Purpose

The purpose of this study is to determine, in preterm infants less than 37 weeks gestation with respiratory distress who are ventilated in the first 48 hours after birth, if mid frequency ventilation strategy using ventilator rate of ≥ 60 to ≤ 150 per minute compared with standard frequency ventilation strategy using ventilator rates of ≥ 20 to < 60 per minute will increase the number of alive ventilator-free days after randomization and reduce the risk of ventilator induced lung injury.

Conditions

Eligibility

Eligible Ages
Under 3 Days
Eligible Genders
All
Accepts Healthy Volunteers
No

Inclusion Criteria

  • Infants ≥ 23+0/7 weeks and ≤ 36+6/7 who are intubated and mechanically ventilated for respiratory distress syndrome (defined by use of surfactant) within 48 hours after birth - Infants whose parents/legal guardians have provided consent for enrollment - Inborn or outborn infants transferred to this center before 48 hours after birth - Ventilator rate ≤ 80 per minute prior to enrollment

Exclusion Criteria

  • a major malformation, a neuromuscular condition that affects respiration, or terminal illness or decision to withhold or limit support.

Study Design

Phase
Phase 2/Phase 3
Study Type
Interventional
Allocation
Randomized
Intervention Model
Parallel Assignment
Intervention Model Description
This will be a randomized controlled trial with a 1:1 parallel allocation of infants to mid or standard frequency ventilation using stratified permuted block design.
Primary Purpose
Treatment
Masking
None (Open Label)

Arm Groups

ArmDescriptionAssigned Intervention
Other
Mid frequency ventilation
Mid frequency ventilation delivered at rates > 60 per minute and ≤ 150 per minute, with patient triggered ventilation and pressure support.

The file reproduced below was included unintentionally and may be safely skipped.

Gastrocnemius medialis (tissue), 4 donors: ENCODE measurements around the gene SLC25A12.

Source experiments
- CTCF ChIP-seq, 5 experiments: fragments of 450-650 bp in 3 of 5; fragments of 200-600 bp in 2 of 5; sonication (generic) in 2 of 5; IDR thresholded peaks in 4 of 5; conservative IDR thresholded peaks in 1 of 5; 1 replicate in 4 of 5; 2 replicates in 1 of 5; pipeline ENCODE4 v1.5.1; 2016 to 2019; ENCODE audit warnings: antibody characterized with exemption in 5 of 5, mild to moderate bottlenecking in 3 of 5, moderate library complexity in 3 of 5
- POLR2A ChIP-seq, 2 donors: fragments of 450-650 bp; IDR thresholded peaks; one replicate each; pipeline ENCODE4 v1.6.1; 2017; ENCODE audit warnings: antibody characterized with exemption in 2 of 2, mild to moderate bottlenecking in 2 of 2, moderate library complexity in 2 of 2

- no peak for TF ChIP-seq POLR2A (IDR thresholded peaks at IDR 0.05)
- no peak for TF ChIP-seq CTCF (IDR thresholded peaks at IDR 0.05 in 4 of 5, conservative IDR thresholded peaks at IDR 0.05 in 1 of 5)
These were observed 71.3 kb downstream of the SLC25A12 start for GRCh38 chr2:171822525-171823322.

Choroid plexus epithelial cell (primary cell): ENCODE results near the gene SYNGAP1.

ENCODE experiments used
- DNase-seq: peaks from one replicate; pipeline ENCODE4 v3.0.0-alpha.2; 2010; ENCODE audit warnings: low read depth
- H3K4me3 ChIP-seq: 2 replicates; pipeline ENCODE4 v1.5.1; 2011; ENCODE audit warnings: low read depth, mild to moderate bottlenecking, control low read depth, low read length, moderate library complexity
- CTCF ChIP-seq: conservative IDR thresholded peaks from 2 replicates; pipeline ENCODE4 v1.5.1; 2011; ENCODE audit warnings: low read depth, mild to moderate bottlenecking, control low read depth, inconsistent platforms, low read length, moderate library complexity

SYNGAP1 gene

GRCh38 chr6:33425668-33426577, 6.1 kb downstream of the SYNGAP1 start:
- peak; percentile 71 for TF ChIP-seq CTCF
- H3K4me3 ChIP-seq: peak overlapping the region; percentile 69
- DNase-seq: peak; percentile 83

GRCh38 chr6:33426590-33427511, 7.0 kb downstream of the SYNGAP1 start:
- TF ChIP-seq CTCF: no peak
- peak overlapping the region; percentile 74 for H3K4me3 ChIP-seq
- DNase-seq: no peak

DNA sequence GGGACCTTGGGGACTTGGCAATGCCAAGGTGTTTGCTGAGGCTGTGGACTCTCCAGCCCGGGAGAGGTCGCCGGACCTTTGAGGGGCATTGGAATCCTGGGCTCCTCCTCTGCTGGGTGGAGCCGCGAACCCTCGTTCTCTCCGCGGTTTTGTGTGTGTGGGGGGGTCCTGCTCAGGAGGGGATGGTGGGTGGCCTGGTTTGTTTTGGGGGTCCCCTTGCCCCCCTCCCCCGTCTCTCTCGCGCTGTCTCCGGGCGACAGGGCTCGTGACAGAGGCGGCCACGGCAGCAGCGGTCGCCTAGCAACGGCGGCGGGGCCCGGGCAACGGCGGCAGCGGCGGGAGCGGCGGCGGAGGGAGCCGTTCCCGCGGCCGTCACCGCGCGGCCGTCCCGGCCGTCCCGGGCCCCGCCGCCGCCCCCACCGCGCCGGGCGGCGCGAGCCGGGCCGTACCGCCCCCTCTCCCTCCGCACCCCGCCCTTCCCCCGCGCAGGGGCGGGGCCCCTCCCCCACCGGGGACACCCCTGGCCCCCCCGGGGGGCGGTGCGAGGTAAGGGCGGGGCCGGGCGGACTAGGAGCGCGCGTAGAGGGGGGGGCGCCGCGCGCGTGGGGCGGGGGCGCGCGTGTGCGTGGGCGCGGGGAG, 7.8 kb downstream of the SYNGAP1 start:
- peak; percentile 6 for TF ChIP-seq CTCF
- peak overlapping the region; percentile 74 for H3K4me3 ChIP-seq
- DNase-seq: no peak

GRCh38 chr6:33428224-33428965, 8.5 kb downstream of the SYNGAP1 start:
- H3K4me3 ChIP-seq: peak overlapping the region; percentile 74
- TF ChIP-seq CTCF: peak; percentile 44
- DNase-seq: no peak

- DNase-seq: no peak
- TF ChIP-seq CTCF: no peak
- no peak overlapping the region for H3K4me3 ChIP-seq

• Device: Mid frequency ventilation
    Mechanical ventilator used at rates > 60 per minute and ≤ 150 per minute, with patient triggered ventilation and pressure support.
Other
Standard frequency ventilation
Standard frequency ventilation delivered at rates < 60 per minute and ≥ 20 per minute, with patient triggered ventilation and pressure support.
  • Device: Standard frequency ventilation
    Mechanical ventilator used at rates < 60 per minute and ≥ 20 per minute, with patient triggered ventilation and pressure support.

Recruiting Locations

University of Alabama at Birmingham
Birmingham, Alabama 35249
Contact:
Colm P Travers, MD
205-934-4680
ctravers@peds.uab.edu

More Details

Status
Recruiting
Sponsor
University of Alabama at Birmingham

Study Contact

Colm P Travers, MD
2059344680
ctravers@peds.uab.edu

Detailed Description

In preterm infants with respiratory distress syndrome (RDS) who are ventilated in the first 48 hours after birth, mid frequency ventilation (MFV) strategy, compared with standard frequency ventilation (SFV) strategy, in the first week after birth, will increase the number of days alive and ventilator-free in the 28 days after birth. This will be a randomized controlled trial with a 1:1 parallel allocation of infants to MFV or SFV using stratified permuted block design. Randomization will be stratified by gestational age (≥ 23 weeks to ˂ 26 weeks, ≥ 26 weeks to ≤ 28+6/7 (less than 29 weeks), and 29+0/7 to 36+6/7). Randomization of twins and higher orders (when eligible) will be to the same group. Inborn and outborn infants who are receiving assisted ventilation for RDS in the first 48 hours after birth will be included in this study. Infants with any of the following: a major malformation, a neuromuscular condition that affects respiration, terminal illness or decision to withhold or limit support will not be eligible. Infants will be randomized to MFV versus SFV. MFV delivered at rates > 60 per minute and ≤ 150 per minute, with patient triggered ventilation and pressure support. SFV delivered at rates < 60 per minute and ≥ 20 per minute, with patient triggered ventilation and pressure support.

Notice

Study information shown on this site is derived from ClinicalTrials.gov (a public registry operated by the National Institutes of Health). The listing of studies provided is not certain to be all studies for which you might be eligible. Furthermore, study eligibility requirements can be difficult to understand and may change over time, so it is wise to speak with your medical care provider and individual research study teams when making decisions related to participation.